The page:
Pebblebrook Hotel Trust appears to be leveraging shareholder interest in a combined company as it continues to pursue LaSalle Hotel Properties even though the latter has an agreement in place with Blackstone.
REPORT FROM THE U.S.—As Pebblebrook Hotel Trust has again revised its merger proposal for LaSalle Hotel Properties, Pebblebrook EVP and CFO Raymond Martz believes shareholders are on his company’s side.
In an interview after Pebblebrook announced its revised offer, Martz said Pebblebrook’s revised offer with an implied price per share of $37.80 is more than a 10% premium over Blackstone’s offer of $33.50. The investment community has “clearly spoken” and it wants the Pebblebrook deal to go through, he said. The share price of LaSalle is trading at a premium compared to Blackstone’s discounted cash offer, he added.
“That just really shows the investment community does not like the Blackstone deal and wants to go with ours,” he said.
At this point, the Blackstone offer is below LaSalle’s current trading value, which closed Tuesday at $35.50. Investors believe Pebblebrook’s offer can still happen because they keep purchasing LaSalle stock, Martz said.
“Everyone buying shares now is a vote for our deal,” he said.
LaSalle declined to comment for this story. Blackstone did not respond to a request for comment.
Martz said Pebblebrook officials are pleased with the support they have received from shareholders who reached out to call their company’s offer superior to Blackstone’s.
Looking back at competing offers over the past 11 years, Martz said, a deal hasn’t gone through in the real estate investment trust sector when there’s another offer that is 1% greater.
LaSalle’s board needs about two-thirds of its outstanding shareholders to vote in favor of the Blackstone deal for it to go through, which Martz said is a “very high hurdle.” Combining Pebblebrook’s 5% ownership with shareholder activists’ shares, such as HG Vora Capital—which continues to push for the deal—amounts to about 20%.
“We’ve had a flood of other investors calling us saying they’re strongly supporting us,” he said. “So that means when you start adding up votes, it’s very difficult.”
While Pebblebrook’s letters have been directed to LaSalle’s board of directors, company officials are also making sure LaSalle’s shareholders know what is out there and understand Pebblebrook’s rationale behind the offer’s terms, said Wes Golladay, VP and equity research analyst at RBC Capital Markets.
“It has been their stance this whole time to make sure the shareholders know what they could have,” he said.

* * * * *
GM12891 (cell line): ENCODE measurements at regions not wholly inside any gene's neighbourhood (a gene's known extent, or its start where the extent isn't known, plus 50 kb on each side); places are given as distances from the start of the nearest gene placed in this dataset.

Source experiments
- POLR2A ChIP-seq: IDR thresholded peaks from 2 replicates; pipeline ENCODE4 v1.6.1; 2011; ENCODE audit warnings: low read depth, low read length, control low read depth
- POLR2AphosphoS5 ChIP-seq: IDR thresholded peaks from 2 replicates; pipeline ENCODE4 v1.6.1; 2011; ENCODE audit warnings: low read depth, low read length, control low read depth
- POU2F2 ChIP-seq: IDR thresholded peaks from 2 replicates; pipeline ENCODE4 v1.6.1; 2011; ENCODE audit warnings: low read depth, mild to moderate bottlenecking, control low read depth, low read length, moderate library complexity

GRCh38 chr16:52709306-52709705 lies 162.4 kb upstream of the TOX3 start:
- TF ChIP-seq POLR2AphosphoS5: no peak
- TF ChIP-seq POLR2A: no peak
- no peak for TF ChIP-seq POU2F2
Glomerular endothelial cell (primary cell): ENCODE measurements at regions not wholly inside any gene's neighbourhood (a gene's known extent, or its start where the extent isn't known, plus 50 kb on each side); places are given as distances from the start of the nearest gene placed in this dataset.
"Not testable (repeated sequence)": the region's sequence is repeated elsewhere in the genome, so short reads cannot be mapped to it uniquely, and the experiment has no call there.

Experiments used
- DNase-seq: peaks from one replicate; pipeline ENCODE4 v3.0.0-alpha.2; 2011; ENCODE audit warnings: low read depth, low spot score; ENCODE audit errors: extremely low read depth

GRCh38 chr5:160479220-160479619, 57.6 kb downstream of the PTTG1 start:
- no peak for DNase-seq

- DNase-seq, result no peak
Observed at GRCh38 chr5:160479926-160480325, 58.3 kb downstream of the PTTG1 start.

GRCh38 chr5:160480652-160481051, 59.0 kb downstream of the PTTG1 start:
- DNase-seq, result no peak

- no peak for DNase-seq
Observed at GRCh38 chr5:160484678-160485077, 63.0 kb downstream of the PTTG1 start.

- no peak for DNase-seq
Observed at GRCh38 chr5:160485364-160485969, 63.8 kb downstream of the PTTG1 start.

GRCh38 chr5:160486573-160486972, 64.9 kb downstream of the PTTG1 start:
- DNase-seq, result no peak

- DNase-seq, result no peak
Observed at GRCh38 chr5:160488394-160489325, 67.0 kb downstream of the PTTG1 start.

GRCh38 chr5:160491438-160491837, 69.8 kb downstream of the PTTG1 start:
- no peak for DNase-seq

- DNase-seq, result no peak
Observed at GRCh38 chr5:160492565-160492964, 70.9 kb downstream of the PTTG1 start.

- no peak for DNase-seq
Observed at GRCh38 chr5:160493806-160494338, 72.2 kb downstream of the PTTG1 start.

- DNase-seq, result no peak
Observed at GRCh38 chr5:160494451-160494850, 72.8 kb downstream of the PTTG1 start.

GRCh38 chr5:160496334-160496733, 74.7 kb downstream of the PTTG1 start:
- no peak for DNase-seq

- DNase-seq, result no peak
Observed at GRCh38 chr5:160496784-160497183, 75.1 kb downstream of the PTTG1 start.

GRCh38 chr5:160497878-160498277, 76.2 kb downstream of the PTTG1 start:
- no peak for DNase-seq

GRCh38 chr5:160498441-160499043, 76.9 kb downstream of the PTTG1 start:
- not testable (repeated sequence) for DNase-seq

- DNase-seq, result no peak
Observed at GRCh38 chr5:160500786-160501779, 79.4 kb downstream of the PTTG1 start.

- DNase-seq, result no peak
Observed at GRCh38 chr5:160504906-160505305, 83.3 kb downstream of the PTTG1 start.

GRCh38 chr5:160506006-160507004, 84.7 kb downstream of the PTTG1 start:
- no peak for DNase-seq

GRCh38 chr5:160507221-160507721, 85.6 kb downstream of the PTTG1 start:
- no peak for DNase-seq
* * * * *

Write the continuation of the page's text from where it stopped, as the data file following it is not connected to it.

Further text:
The biggest question that remains is whether Blackstone will want to come back with a higher offer, Golladay said, which is followed by whether that will make everyone else quiet down and walk away. It’s a matter of how much work Blackstone wants to do here, he said.
It is possible Blackstone could decide it would be satisfied with the $112 million the company would receive from LaSalle for terminating the agreement, Golladay said.
“That’s not a bad pay day,” he said.
Pebblebrook has likely made its official final offer now, Golladay said, unless Blackstone comes back with something different.
“It just shows they really think they can create the value here,” he said about Pebblebrook’s persistence. “They know the products, the markets and the operators well. They must see something they’re pretty bullish about.”
In a note from the morning of Pebblebrook’s revised offer, C. Patrick Scholes—managing director of lodging, leisure and gaming equity research at SunTrust Robinson Humphrey—wrote it would be difficult for LaSalle to garner enough votes to support the Blackstone offer as it stands.
“Our math suggests that 78% of the non-PEB (Pebblebrook) and activist shareholders would have to vote ‘Yes’ in order for the BX (Blackstone) deal to happen (and some arbs would not be able to vote due to when they bought stock),” he wrote. “This hurdle only gets more difficult with the revised and in our opinion moderately more attractive PEB offer. The most realistic scenario in our opinion is that BX raises their initial offer, thus reducing the 13% premium that PEB is offering over BX.”
Michael Bellisario, VP and equity research senior analyst at Baird, wrote in his company’s note that while the key terms in Pebblebrook’s offer haven’t changed since its last submission (it still has a 0.92 fixed ratio and 20% cash component), the proposal is effectively about 3% higher now because it “contemplates the $112-million termination fee payable to Blackstone.”
“We believe LaSalle's board will now need to more seriously consider Pebblebrook's offer given the meaningful increase in Pebblebrook's stock price (and implied consideration for LaSalle) since the 0.92 fixed exchange ratio offer was last presented,” he wrote.